InequalitiesCOES-LSE 2016 Conference
Santiago, November 2-4, 2016
In the last decade, inequality has taken centre stage in the global agenda. Since the 1970s, technological change and globalization are associated with increases in income inequality in advanced democracies and changes in inequality between countries. In Latin America, after an era of significant progress in poverty reduction following a boom in commodity prices, the region remains the most unequal in the world. Furthermore, actual income inequality is exacerbated by a greater level of awareness among the population of its implications for individuals. This has led to a resurgence of social movements claiming universal access to higher quality education, healthcare and environmental justice, as well as to a significant decrease in trust in political institutions, which in turn undermines the functioning of both societies and democracies.
Globally, an accumulation process with a tendency to concentrate wealth in the hands of a very small elite is associated with recent changes in inequality. The political influence of this elite has raised concerns about the legitimacy of democratic representation. The impact of "inequality at the top” on the accumulation of economic, political, social and cultural capital in society as a whole remains understudied. Technological change, the transformation of production, wealth concentration, migration and the search for belonging, give rise to new forms of inequality and segregation that the social sciences are just beginning to explore.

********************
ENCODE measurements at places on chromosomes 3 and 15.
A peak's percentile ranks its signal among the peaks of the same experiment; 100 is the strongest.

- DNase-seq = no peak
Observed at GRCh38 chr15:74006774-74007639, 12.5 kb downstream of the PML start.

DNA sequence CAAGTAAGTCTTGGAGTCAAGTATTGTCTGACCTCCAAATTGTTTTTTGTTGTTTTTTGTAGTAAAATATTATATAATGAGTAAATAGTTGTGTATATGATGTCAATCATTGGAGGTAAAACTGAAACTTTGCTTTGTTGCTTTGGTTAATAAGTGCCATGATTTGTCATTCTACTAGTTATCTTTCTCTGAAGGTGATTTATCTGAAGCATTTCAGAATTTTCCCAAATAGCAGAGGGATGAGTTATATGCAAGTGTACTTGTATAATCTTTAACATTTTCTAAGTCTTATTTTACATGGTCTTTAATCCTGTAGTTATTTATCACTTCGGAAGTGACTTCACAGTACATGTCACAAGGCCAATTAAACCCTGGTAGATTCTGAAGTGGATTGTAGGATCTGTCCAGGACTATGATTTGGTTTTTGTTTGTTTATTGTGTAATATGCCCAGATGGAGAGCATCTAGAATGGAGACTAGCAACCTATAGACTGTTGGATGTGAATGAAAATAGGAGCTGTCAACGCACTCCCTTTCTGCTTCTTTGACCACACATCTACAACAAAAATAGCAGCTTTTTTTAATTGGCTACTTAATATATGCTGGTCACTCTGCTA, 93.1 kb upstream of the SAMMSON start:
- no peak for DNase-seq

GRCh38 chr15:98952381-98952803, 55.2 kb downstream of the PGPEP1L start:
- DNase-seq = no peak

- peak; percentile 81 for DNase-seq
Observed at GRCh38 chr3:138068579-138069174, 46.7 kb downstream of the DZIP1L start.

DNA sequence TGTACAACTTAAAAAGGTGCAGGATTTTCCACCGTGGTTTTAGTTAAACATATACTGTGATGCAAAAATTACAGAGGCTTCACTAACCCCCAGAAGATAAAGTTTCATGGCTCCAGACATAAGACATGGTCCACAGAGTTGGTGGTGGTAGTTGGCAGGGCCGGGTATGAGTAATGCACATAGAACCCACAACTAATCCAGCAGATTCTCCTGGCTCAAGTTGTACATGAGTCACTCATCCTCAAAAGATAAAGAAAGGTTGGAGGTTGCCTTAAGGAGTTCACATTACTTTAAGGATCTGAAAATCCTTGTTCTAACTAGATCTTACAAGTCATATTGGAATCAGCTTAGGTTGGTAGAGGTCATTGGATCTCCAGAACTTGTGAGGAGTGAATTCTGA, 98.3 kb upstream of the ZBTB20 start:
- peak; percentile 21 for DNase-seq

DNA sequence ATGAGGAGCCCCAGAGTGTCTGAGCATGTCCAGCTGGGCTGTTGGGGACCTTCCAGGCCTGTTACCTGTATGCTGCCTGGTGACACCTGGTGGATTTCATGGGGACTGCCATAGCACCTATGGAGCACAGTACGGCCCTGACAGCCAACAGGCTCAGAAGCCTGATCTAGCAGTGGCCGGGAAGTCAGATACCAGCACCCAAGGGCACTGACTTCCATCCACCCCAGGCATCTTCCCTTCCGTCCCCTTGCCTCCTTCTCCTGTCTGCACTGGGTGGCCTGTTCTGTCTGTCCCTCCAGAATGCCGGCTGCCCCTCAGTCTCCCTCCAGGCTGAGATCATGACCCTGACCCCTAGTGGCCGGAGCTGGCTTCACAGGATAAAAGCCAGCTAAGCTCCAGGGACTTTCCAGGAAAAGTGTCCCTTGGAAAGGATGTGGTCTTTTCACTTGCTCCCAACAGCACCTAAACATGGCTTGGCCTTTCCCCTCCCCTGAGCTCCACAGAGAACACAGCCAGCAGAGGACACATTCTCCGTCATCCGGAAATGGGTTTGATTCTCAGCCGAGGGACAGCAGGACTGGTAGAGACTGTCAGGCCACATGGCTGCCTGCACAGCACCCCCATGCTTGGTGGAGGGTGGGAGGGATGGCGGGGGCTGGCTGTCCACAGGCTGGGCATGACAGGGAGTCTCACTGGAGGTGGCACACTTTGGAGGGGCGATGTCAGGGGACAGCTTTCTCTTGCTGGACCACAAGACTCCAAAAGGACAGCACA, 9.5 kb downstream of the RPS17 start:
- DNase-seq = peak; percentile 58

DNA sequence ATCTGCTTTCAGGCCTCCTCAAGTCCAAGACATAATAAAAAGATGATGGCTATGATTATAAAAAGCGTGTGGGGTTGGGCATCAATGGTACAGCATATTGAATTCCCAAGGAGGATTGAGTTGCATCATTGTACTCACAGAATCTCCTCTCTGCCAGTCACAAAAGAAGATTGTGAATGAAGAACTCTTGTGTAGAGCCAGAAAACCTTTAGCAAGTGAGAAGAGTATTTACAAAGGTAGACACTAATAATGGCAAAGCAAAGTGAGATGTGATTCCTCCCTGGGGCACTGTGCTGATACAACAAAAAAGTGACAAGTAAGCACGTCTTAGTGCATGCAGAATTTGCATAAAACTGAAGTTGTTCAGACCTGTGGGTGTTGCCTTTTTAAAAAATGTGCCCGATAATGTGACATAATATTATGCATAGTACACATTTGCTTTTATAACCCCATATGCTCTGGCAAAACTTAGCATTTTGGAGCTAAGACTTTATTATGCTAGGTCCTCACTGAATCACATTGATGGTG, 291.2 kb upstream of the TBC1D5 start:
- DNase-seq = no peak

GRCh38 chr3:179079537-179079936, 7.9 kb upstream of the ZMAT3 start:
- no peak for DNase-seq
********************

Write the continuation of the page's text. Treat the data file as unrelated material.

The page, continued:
The COES-LSE 2016 conference seeks to contribute to the debate on social inequalities in democratic societies in the XXI century, with special focus on inequalities in Latin America. The conference themes include:
• Inequalities in the XXI century
• Inequality and Globalization
• Inequality, Public Policy and Social Change
• Urban Inequality
• Inequality and Culture
• Political Inequality in Democratic Societies
• Inequalities in Latin America